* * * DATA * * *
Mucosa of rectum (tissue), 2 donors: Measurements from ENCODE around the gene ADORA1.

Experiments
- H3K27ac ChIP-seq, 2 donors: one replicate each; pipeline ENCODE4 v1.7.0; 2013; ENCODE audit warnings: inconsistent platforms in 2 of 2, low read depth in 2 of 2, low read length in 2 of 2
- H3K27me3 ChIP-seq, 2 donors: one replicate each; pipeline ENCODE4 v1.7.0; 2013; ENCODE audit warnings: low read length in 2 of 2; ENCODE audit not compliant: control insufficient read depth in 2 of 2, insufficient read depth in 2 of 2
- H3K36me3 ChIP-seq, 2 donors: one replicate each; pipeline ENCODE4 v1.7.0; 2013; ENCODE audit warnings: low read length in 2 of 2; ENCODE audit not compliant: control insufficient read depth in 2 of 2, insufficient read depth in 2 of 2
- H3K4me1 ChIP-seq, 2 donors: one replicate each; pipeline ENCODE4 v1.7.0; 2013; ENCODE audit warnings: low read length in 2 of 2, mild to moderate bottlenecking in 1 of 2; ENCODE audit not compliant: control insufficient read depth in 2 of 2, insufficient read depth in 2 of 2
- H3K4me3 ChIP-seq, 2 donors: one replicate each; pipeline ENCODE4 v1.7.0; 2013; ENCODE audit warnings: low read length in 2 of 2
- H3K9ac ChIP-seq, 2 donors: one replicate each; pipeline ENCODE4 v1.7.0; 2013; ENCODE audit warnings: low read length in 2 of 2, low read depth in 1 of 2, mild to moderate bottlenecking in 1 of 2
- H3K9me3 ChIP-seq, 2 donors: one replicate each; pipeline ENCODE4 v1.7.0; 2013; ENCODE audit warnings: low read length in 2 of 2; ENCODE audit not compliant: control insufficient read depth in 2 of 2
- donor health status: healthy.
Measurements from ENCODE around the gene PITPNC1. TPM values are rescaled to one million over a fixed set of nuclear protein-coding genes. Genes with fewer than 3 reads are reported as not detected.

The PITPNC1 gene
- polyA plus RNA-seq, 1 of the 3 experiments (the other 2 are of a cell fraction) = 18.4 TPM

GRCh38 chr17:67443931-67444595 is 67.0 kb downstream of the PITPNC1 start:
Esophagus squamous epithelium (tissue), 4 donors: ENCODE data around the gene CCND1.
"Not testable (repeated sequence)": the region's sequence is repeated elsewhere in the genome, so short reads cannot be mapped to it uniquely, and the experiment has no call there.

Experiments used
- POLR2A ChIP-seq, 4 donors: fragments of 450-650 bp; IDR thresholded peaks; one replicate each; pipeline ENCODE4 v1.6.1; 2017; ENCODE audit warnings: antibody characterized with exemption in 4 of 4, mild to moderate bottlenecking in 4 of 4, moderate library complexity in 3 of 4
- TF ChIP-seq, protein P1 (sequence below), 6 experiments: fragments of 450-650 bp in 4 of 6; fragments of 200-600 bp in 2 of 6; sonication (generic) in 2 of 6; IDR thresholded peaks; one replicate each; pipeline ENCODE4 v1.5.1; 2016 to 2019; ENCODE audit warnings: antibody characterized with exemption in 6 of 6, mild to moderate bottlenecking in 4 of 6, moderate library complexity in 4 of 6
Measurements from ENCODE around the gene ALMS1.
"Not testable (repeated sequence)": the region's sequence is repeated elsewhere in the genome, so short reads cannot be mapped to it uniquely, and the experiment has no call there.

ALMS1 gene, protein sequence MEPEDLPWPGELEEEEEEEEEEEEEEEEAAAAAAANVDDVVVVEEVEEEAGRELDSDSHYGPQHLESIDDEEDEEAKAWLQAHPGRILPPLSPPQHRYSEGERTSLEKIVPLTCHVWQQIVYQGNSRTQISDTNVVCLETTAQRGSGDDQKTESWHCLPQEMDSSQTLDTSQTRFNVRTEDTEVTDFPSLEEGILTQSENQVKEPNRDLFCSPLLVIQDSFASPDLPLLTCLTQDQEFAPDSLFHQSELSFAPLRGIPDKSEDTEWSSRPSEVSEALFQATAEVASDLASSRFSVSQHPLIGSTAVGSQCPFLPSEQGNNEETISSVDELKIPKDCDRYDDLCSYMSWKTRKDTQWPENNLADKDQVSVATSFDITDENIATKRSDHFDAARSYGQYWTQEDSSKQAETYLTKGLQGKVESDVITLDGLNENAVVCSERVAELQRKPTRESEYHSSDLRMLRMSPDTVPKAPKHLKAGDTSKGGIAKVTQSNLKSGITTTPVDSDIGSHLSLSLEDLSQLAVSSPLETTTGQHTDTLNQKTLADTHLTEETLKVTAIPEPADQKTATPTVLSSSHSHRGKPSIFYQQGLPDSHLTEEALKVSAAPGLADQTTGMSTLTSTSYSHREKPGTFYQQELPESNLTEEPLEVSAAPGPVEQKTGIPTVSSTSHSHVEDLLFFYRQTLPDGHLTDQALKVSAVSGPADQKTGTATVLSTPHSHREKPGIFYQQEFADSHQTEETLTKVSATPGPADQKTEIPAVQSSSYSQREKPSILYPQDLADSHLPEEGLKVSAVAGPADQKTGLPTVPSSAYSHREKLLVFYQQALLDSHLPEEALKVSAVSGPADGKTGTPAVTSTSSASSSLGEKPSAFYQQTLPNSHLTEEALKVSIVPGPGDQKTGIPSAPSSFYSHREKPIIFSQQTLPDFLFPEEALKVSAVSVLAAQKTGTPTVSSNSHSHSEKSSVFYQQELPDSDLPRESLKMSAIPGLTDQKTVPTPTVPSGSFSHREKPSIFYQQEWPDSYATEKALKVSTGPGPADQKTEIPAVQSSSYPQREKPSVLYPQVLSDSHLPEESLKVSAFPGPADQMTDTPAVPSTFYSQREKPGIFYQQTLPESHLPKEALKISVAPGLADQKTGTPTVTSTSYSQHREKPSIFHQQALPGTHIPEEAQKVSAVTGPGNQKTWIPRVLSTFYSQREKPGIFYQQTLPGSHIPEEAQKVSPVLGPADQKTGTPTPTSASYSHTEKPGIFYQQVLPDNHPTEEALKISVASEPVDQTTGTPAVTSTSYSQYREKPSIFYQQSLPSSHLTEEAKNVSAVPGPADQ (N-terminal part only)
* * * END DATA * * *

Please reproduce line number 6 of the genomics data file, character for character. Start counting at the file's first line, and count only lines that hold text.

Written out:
- H3K4me1 ChIP-seq, 2 donors: one replicate each; pipeline ENCODE4 v1.7.0; 2013; ENCODE audit warnings: low read length in 2 of 2, mild to moderate bottlenecking in 1 of 2; ENCODE audit not compliant: control insufficient read depth in 2 of 2, insufficient read depth in 2 of 2